Brady received half of her publishing costs from crowdsourcing, then the other half from print sales and donors. When the book was published, she received the Grand Prize Award in the American Life exhibition at the 2011 Lishui Photography Festival, China. Addison/Ripley Fine Art in Washington, DC featured a solo exhibition of Art Desks in November 2014 during FotoWeekDC. Washington Post, LensCulture, Feature Shoot, Slate, as well as many others, featured the project.
An independent press will expect to collaborate with you — they want the project to reflect you as an artist. You’ll have significant editing, sequencing, and design input — including typography, materials, and even marketing. Indie photobooks are like art objects and appeal to a niche market of collectors — therefore, you’ll want to be your most creative self in the collaboration and expect others to do the same. Brady explains:
Working with an independent press is a collaborative process. I pitched ideas for my book’s publicity, even scheduling book signings, and secured renowned photography critic Andy Grundberg to write the foreword. Working with a publisher is a partnership, and the photographer must be proactive.
Independent photobook publishers don’t have the depth and breadth of resources that traditional publishers do. You won’t find their books in Barnes and Noble, but you may find them in indie bookstores, online outlets, and some museum bookstores. Independent publishers attend book fairs and festivals like San Francisco’s Art Book Fair and the LA Art Book Fair, among others, where the public can peruse photobooks and purchase directly. Also, as opposed to the thousands of books a large publisher will print in an edition, an independent press may only do a print run of 500, allotting you a hundred or more copies. The distribution channels aren’t as complex with fewer books to sell.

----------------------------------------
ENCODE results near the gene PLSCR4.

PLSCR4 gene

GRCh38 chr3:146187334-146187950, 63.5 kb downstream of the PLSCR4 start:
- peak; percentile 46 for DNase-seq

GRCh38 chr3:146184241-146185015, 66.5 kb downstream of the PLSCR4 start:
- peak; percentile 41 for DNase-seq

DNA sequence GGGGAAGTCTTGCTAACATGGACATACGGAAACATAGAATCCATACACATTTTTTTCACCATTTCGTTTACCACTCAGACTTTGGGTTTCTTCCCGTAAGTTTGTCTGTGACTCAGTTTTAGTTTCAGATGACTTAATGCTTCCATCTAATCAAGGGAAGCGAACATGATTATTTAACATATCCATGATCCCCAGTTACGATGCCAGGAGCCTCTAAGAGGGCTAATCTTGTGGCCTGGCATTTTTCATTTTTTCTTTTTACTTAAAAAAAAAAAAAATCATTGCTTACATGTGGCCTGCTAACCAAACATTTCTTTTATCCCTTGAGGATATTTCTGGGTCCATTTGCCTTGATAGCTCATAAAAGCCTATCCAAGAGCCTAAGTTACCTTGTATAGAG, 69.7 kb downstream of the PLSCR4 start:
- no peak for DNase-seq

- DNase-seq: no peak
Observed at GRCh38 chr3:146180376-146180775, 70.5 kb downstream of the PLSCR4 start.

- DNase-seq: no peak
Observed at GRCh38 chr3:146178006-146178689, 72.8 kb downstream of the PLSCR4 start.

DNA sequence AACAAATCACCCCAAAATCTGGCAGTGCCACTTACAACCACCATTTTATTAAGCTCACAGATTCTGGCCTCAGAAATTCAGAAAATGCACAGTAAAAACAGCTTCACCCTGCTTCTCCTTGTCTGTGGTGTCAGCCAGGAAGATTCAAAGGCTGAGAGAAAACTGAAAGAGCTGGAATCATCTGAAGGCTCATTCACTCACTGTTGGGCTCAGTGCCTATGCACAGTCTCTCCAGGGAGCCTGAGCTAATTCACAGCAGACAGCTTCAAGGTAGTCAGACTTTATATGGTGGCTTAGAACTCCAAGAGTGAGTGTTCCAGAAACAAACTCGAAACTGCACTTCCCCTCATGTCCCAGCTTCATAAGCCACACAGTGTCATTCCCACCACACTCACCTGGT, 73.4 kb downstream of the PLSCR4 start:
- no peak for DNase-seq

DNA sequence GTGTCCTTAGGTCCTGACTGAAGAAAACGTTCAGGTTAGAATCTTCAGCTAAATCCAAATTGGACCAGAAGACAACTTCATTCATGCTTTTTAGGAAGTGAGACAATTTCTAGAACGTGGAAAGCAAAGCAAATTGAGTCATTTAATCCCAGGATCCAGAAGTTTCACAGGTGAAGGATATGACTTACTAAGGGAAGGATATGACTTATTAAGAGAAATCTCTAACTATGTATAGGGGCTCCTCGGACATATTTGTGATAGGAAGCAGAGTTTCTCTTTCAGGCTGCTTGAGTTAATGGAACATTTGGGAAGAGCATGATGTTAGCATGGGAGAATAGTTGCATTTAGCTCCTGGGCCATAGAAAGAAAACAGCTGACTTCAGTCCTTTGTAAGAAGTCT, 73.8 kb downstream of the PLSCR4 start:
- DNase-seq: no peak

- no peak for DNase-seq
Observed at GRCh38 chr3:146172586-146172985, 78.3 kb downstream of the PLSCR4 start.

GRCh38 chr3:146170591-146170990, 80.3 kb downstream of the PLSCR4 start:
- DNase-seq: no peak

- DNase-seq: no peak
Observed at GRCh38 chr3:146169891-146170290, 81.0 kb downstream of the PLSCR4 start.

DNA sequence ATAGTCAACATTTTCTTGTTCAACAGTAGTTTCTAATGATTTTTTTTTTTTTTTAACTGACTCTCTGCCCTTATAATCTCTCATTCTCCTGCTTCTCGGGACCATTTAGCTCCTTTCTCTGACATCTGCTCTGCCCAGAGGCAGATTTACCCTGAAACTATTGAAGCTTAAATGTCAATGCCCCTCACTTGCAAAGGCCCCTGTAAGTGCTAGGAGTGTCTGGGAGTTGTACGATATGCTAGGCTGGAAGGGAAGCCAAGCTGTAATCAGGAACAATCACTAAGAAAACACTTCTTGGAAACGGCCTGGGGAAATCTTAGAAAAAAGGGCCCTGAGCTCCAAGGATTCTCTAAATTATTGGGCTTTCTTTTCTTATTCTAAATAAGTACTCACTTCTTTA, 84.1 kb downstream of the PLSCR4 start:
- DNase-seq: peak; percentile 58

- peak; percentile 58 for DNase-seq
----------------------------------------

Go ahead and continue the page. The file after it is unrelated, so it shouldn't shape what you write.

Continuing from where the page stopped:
Your publisher’s website and social media will also feature your book. Indie presses have established networks with writers, publications, festival curators, and galleries, to name a few. Their reach is broad within the industry, but they won’t be arranging book signings and interviews for you — you’ll have to look for those opportunities on your own. And, you’ll be able to sell your copies through your website, workshops, artist talks, exhibits, and on Amazon, and keep all the profit.
Publishing a book is time-consuming and costly, even with independent publishers. If your passion for the project overrides the cost of publishing, you’ve made extra income to support the project, or you need to reach that next point in your career like Brady, it may be worth it. However, assuming thousands in debt to publish a book is unreasonable. Before committing to a publisher, evaluate if the benefits outweigh the costs.
This article is a part of our Photobook series. Make sure to check out other articles in this series to learn more about the topic:
PDN Online: How Independent Photobook Publishers Work Without Charging Photographers
Aperture: Why the Photobook “Photobook Phenomenon” Is More than Just a Fad
Time Magazine: Best Photobooks of 2021